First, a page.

In Hamlet, Marcellus, an officer of the palace guard, seeing the ghost of the dead king walking over the palace walls, observes, ‘Something is rotten in the state of Denmark’.
Fast forward a few hundred years and transpose the action to the deserted Assembly at Stormont. It isn’t too difficult to imagine those words being repeated on the hill today.
Repugnant. Heinous. Invidious. Yes, the Renewable Heat Incentive (RHI) scheme is certainly all that.
And now that the start of a public inquiry, chaired by Sir Patrick Coghlin, has been delayed for a month, some are wondering if something more sinister is at play here? Could this delay be setting the scene for the announcement of a settlement that will let the DUP off the hook?
Compounding these suspicions is the news that DUP leader and former first minister Arlene Foster has been given special rights at the inquiry. The "enhanced participatory rights" mean she has special access to witness statements.
So how has one of the biggest financial scandals since the formation of Northern Ireland been put on the back burner by the media, political commentators and political parties, while tax payers continue to foot the bill of a possible £1.2billion?
Those in Northern Ireland that signed up to the RHI scheme and were approved could pocket £160 for every £100 they spent on renewable fuels, such as wood pellets.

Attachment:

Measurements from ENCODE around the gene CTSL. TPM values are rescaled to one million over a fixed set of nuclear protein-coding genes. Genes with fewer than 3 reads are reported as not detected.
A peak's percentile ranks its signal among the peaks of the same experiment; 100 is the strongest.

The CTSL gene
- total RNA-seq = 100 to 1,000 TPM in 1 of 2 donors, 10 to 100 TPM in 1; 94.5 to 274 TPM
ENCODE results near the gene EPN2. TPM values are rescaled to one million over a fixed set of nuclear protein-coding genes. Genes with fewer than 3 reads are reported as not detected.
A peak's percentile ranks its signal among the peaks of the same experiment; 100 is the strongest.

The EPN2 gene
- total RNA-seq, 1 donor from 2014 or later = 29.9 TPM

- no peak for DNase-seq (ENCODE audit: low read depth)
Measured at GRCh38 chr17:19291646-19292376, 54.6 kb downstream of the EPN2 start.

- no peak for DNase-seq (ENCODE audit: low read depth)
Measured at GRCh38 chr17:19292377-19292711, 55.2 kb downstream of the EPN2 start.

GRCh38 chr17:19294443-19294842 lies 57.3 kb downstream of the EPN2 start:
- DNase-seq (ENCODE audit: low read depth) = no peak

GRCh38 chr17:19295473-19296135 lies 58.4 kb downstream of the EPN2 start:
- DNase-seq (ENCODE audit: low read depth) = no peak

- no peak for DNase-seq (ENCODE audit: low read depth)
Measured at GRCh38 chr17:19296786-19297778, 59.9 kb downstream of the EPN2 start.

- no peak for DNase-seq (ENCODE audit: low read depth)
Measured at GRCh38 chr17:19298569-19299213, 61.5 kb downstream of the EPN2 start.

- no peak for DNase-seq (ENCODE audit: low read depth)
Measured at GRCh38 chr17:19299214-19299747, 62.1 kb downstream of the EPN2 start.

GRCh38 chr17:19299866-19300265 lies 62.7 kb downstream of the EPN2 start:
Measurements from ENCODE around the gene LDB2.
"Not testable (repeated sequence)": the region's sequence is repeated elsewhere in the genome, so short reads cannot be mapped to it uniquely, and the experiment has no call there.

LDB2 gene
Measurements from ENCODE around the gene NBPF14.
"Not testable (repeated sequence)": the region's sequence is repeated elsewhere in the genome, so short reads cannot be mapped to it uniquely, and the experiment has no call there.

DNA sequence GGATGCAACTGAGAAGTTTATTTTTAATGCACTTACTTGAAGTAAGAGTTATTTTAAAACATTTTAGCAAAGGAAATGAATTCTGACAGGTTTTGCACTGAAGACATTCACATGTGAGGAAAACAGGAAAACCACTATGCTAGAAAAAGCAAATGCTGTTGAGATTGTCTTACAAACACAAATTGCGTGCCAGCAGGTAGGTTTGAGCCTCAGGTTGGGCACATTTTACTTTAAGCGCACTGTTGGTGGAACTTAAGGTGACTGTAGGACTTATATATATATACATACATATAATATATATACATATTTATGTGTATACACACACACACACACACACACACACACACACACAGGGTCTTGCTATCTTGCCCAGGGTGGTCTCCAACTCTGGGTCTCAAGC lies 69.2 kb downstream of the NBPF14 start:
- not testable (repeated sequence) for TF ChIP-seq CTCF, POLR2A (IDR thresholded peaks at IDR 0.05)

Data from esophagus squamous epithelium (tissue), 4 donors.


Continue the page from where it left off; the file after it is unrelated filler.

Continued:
This means that an initiative that was meant to cost £25 million over five years will now cost £1.15 billion over 20 years, with the breakdown of money being covered by Treasury to the sum of £660 million, with Stormont landed with the remaining £490 million to pay.
Johnathan Bell, formerly of the DUP, was suspended in December 2016 for speaking to the press about the RHI scandal without party permission.
Mr Bell said he had been prevented from closing the RHI scheme by DUP special advisers, whom it later emerged may have had other reasons for wanting to keep the scheme open.
Bell went on to claim on The Nolan Show that a senior civil servant in the Economy Department told him that had the special advisers not interfered then the cost of the scheme could have been halved – Yes. You’ve read that correctly, halved.
He also told the public that he wrote to DUP leader Arlene Foster in March 2016 to tell her that special advisers were saying that the scheme be kept open and to outline a number of difficulties, but she refused to take the advice on-board – this was then described by Former DUP MLA David McIlveen as the RHI "omnishambles". He said at the time (January 2017) Ms Foster has "seriously misjudged" public anger over her parties handling of the RHI scheme.
The names at the centre of this continuing omnishambles are: Timothy Johnston (now DUP Chief Executive), John Robinson, Andrew Crawford, Stephen Brimstone and Timothy Cairns. These individuals all have one thing in common, they are all linked to the DUP.
Why aren’t the roles of these individuals made clear to us? Most of all, why are tax payers paying their legal fees of up to £200 per day, whilst some of them (if not all) are befitting from the RHI scheme?
Sir Patrick Coghlin has assured us (the public) that there will be a "detailed and intensive" investigation into the RHI fiasco. This is what we all want, but could anyone in the political or journalistic sphere give us an insight as to where this is all at?
Is there not a story in the fact that the benefactors of the RHI scheme could be getting their legal fees paid by the tax payer?
The delayed investigation is no excuse for the media or political commentators to shelve the story; tax payers’ anger shouldn’t be turned on and off at the whim of the media’s agenda.
We need to know where our hard-earned money is going. We need answers, but who will ask the questions on our behalf?
And the sooner the better.
➽Follow Brian Horner on Twitter @OtherBench